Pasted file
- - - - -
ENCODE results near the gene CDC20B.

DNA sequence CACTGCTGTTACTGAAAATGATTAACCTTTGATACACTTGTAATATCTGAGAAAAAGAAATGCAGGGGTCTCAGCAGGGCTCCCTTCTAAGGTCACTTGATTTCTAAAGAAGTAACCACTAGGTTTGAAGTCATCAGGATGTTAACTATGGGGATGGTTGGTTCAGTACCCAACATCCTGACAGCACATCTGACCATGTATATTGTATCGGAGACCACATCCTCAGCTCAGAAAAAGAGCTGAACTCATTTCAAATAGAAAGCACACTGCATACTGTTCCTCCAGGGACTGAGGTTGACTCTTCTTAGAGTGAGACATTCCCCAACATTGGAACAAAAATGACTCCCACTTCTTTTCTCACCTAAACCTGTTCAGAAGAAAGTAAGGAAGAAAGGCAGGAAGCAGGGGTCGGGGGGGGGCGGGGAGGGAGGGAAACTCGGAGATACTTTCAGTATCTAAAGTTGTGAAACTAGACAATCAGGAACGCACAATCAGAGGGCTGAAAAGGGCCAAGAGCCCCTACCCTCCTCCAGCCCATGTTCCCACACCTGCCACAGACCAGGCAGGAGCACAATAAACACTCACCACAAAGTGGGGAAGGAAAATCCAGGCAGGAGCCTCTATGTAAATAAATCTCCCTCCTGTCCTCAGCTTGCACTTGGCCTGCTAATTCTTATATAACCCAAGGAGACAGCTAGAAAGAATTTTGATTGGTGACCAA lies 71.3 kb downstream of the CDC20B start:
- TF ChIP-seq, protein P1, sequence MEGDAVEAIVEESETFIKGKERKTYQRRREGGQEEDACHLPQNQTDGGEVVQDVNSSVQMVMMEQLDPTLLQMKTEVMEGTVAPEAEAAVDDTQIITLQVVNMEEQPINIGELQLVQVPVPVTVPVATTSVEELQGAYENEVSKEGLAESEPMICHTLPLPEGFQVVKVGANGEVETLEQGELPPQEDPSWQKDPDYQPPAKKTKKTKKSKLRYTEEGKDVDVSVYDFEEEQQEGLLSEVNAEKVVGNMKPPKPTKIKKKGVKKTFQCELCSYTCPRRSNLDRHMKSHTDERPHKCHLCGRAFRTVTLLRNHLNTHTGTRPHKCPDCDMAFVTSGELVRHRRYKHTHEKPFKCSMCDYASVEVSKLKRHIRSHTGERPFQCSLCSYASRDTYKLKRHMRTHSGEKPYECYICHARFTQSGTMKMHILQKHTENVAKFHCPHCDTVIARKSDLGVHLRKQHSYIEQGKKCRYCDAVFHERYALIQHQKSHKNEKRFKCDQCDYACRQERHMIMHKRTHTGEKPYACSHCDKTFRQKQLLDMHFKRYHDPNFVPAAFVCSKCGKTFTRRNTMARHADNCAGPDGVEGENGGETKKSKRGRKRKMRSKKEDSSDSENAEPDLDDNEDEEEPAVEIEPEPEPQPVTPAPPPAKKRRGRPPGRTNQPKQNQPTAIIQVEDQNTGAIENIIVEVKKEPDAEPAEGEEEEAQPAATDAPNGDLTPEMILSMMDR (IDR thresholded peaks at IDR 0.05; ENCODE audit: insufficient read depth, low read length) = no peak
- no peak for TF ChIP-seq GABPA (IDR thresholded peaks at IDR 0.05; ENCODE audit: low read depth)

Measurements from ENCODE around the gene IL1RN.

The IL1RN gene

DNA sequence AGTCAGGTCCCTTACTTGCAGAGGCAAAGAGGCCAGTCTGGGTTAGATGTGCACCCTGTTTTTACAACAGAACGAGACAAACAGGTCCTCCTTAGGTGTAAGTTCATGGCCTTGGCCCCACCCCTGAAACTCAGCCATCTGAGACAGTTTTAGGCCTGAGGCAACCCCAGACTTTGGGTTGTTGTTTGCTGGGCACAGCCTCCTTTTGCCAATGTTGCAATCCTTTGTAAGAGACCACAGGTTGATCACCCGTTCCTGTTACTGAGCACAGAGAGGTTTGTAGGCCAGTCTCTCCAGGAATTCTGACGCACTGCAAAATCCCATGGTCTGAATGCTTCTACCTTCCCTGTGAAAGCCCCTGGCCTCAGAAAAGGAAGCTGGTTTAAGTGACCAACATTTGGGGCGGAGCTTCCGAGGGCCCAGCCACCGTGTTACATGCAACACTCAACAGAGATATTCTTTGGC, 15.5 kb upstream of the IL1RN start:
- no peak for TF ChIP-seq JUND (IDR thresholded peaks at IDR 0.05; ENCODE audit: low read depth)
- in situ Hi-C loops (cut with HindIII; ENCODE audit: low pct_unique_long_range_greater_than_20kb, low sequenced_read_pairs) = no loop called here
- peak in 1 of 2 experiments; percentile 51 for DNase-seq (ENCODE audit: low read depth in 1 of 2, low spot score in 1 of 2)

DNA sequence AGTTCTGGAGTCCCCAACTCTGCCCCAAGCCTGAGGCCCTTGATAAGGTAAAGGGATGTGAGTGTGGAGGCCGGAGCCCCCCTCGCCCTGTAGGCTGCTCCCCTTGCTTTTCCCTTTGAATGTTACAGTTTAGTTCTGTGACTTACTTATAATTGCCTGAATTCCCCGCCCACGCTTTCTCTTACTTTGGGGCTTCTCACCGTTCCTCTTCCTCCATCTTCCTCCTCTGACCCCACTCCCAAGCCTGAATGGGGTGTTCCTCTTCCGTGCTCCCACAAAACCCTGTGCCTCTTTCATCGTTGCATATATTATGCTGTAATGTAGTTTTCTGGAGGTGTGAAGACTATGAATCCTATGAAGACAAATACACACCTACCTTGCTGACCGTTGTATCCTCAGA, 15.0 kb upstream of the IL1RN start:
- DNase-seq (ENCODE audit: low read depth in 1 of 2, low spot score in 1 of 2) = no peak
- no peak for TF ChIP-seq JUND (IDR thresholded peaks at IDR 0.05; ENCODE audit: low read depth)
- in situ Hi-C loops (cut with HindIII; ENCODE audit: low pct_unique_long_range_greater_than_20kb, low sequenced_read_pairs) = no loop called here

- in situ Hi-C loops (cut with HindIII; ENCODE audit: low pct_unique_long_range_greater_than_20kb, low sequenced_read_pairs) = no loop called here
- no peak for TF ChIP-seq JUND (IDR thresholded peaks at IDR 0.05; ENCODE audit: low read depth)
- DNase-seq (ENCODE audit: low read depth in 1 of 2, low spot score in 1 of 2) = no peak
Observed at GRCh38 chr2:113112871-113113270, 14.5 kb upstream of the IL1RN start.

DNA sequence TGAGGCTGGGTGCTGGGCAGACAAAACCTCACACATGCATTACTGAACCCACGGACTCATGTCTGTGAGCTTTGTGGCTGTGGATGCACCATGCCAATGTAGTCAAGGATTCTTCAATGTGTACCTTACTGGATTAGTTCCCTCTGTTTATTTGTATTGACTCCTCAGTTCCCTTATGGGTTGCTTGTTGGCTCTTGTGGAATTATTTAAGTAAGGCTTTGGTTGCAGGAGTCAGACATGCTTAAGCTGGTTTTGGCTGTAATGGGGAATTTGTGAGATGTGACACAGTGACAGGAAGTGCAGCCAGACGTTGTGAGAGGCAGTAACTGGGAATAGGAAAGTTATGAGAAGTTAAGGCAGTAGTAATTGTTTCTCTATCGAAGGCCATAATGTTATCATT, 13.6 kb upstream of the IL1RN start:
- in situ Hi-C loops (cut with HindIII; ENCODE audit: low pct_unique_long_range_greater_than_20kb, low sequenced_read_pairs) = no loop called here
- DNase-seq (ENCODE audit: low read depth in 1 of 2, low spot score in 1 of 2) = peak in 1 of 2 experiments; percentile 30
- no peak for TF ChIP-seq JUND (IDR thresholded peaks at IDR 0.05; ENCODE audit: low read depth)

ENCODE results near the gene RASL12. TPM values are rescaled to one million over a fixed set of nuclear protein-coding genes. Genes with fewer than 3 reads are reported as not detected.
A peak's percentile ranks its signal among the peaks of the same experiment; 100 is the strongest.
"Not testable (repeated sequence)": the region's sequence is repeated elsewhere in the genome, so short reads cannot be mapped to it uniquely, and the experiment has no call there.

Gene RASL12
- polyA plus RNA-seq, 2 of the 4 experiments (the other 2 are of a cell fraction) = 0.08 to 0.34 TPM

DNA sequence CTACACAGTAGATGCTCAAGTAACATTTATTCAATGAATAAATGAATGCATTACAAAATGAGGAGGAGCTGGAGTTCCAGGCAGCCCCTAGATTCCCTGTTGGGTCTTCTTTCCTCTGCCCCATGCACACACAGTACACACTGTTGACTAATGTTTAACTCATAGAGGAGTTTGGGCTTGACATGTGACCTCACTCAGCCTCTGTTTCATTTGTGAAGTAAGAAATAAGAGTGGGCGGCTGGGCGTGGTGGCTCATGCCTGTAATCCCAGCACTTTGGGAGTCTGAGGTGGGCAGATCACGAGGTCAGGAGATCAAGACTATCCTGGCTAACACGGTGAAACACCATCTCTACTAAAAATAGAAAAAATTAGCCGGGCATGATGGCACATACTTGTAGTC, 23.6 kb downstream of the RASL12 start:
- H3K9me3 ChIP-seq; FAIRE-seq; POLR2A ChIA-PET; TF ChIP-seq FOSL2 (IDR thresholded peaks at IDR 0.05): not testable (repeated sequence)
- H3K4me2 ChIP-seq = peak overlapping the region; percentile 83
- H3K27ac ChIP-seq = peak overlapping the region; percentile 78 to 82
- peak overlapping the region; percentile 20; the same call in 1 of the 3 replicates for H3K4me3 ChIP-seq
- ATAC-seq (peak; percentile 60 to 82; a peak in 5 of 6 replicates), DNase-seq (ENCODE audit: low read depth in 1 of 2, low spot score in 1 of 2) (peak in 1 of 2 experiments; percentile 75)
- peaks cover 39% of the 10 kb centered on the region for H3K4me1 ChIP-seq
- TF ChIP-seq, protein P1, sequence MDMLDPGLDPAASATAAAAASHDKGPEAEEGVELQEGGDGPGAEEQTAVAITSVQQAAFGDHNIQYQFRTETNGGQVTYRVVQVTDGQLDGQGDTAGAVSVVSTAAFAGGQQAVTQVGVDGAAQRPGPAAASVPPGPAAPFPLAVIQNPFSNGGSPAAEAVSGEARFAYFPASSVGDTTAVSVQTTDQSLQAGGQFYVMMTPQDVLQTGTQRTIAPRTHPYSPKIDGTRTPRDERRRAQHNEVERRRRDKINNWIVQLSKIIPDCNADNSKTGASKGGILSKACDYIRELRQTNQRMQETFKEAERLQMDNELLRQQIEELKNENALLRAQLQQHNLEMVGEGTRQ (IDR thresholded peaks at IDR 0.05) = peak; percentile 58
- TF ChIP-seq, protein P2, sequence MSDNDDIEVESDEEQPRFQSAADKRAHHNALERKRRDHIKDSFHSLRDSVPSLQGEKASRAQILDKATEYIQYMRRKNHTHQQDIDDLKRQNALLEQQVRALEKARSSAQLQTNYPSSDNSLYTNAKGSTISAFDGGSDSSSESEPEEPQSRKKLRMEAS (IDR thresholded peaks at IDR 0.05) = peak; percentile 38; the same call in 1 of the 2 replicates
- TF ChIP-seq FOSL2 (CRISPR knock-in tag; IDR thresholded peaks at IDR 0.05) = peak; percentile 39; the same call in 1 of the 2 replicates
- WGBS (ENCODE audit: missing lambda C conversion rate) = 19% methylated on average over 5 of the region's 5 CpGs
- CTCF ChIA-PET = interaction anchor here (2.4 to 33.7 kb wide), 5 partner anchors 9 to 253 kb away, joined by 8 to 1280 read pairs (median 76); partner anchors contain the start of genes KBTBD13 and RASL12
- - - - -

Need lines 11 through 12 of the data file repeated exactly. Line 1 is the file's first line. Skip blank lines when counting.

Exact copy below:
DNA sequence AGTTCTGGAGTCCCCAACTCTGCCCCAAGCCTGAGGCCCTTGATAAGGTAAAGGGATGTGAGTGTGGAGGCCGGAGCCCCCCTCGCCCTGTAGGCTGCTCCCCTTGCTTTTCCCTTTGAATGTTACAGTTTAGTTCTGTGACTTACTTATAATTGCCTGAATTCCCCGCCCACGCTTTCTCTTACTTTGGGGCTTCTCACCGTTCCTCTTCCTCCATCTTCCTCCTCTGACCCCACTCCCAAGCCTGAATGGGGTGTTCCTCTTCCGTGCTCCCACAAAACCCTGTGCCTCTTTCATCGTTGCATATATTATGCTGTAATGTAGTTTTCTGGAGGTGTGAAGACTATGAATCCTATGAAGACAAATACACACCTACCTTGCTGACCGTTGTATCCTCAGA, 15.0 kb upstream of the IL1RN start:
- DNase-seq (ENCODE audit: low read depth in 1 of 2, low spot score in 1 of 2) = no peak